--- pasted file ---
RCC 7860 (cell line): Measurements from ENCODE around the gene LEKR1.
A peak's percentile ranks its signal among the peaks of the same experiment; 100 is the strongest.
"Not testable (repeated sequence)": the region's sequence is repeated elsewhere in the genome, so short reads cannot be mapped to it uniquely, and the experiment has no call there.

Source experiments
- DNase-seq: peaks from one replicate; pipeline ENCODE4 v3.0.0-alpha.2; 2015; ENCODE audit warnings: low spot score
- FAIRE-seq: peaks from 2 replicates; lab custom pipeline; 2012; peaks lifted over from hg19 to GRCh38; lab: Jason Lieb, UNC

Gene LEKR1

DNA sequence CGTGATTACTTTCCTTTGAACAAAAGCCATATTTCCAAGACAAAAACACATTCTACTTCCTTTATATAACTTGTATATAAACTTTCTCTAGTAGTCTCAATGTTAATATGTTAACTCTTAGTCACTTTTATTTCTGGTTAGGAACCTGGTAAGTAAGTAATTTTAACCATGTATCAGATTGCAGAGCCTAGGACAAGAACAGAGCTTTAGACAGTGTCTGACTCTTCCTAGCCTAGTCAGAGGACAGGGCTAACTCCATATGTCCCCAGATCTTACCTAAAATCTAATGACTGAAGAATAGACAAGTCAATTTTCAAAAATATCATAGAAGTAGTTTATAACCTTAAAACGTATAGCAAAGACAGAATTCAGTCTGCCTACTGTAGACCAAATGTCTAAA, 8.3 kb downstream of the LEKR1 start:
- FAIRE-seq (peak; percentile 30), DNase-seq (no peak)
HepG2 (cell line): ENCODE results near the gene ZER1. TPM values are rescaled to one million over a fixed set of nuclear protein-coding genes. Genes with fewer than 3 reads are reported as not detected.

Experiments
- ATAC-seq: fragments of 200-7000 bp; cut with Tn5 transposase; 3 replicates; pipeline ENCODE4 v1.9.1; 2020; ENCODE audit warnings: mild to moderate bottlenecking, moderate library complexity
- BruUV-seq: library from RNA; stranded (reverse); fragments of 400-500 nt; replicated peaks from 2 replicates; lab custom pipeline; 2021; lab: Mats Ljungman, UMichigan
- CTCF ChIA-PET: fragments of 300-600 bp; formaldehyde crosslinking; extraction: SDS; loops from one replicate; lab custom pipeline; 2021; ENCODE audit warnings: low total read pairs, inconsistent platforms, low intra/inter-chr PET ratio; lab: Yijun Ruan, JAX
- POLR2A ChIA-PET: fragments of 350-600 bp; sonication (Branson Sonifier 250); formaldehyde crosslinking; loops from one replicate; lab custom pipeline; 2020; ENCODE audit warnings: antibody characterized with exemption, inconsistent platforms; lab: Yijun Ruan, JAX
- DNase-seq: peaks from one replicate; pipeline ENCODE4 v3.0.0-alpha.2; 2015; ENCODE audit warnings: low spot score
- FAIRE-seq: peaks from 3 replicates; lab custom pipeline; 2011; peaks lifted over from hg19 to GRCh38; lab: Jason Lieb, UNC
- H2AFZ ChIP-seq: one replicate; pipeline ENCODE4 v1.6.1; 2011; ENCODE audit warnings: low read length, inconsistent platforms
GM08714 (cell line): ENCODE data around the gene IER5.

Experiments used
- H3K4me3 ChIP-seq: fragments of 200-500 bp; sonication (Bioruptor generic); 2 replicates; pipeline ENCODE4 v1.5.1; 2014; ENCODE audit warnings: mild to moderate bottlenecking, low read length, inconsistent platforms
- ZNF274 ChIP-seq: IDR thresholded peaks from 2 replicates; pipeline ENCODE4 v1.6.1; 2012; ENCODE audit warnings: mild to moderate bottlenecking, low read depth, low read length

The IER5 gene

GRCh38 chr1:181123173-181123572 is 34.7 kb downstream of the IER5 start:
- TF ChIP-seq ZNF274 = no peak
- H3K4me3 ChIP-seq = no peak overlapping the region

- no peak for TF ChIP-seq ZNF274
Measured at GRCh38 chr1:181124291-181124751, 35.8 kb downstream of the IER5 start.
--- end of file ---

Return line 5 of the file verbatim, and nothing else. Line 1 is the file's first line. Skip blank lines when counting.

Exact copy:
- DNase-seq: peaks from one replicate; pipeline ENCODE4 v3.0.0-alpha.2; 2015; ENCODE audit warnings: low spot score